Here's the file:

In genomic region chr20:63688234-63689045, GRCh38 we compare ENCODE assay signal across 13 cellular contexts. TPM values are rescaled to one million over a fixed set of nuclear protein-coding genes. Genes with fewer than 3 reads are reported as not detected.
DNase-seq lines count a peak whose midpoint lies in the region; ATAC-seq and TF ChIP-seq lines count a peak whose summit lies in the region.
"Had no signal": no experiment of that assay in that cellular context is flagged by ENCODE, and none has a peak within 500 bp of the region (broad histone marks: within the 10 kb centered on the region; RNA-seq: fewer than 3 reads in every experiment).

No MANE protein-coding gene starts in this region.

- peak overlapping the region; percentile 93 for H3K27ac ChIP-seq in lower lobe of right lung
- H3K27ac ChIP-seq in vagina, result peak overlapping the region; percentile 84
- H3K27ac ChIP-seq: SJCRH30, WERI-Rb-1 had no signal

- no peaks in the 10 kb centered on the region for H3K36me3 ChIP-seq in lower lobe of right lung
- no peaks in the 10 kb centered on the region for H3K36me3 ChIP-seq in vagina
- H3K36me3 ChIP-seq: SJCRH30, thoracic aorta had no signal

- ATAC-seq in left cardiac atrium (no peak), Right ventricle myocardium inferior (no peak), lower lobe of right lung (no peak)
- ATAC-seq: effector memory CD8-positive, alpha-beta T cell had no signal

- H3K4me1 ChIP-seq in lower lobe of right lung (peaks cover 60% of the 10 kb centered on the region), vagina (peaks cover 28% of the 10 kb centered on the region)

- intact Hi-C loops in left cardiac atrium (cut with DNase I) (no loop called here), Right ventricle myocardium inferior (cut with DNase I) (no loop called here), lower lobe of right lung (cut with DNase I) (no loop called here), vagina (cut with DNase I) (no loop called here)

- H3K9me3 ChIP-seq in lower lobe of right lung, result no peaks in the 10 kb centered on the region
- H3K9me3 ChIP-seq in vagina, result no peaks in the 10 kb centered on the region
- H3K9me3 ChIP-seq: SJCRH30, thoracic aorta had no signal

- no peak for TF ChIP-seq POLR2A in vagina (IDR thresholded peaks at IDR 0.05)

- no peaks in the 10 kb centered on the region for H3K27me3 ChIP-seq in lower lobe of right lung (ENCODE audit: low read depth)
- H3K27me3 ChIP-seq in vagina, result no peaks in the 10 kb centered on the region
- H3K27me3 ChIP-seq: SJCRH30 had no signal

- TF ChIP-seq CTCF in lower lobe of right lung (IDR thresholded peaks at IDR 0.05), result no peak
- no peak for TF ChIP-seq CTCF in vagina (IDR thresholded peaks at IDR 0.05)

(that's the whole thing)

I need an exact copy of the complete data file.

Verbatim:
In genomic region chr20:63688234-63689045, GRCh38 we compare ENCODE assay signal across 13 cellular contexts. TPM values are rescaled to one million over a fixed set of nuclear protein-coding genes. Genes with fewer than 3 reads are reported as not detected.
DNase-seq lines count a peak whose midpoint lies in the region; ATAC-seq and TF ChIP-seq lines count a peak whose summit lies in the region.
"Had no signal": no experiment of that assay in that cellular context is flagged by ENCODE, and none has a peak within 500 bp of the region (broad histone marks: within the 10 kb centered on the region; RNA-seq: fewer than 3 reads in every experiment).

No MANE protein-coding gene starts in this region.

- peak overlapping the region; percentile 93 for H3K27ac ChIP-seq in lower lobe of right lung
- H3K27ac ChIP-seq in vagina, result peak overlapping the region; percentile 84
- H3K27ac ChIP-seq: SJCRH30, WERI-Rb-1 had no signal

- no peaks in the 10 kb centered on the region for H3K36me3 ChIP-seq in lower lobe of right lung
- no peaks in the 10 kb centered on the region for H3K36me3 ChIP-seq in vagina
- H3K36me3 ChIP-seq: SJCRH30, thoracic aorta had no signal

- ATAC-seq in left cardiac atrium (no peak), Right ventricle myocardium inferior (no peak), lower lobe of right lung (no peak)
- ATAC-seq: effector memory CD8-positive, alpha-beta T cell had no signal

- H3K4me1 ChIP-seq in lower lobe of right lung (peaks cover 60% of the 10 kb centered on the region), vagina (peaks cover 28% of the 10 kb centered on the region)

- intact Hi-C loops in left cardiac atrium (cut with DNase I) (no loop called here), Right ventricle myocardium inferior (cut with DNase I) (no loop called here), lower lobe of right lung (cut with DNase I) (no loop called here), vagina (cut with DNase I) (no loop called here)

- H3K9me3 ChIP-seq in lower lobe of right lung, result no peaks in the 10 kb centered on the region
- H3K9me3 ChIP-seq in vagina, result no peaks in the 10 kb centered on the region
- H3K9me3 ChIP-seq: SJCRH30, thoracic aorta had no signal

- no peak for TF ChIP-seq POLR2A in vagina (IDR thresholded peaks at IDR 0.05)

- no peaks in the 10 kb centered on the region for H3K27me3 ChIP-seq in lower lobe of right lung (ENCODE audit: low read depth)
- H3K27me3 ChIP-seq in vagina, result no peaks in the 10 kb centered on the region
- H3K27me3 ChIP-seq: SJCRH30 had no signal

- TF ChIP-seq CTCF in lower lobe of right lung (IDR thresholded peaks at IDR 0.05), result no peak
- no peak for TF ChIP-seq CTCF in vagina (IDR thresholded peaks at IDR 0.05)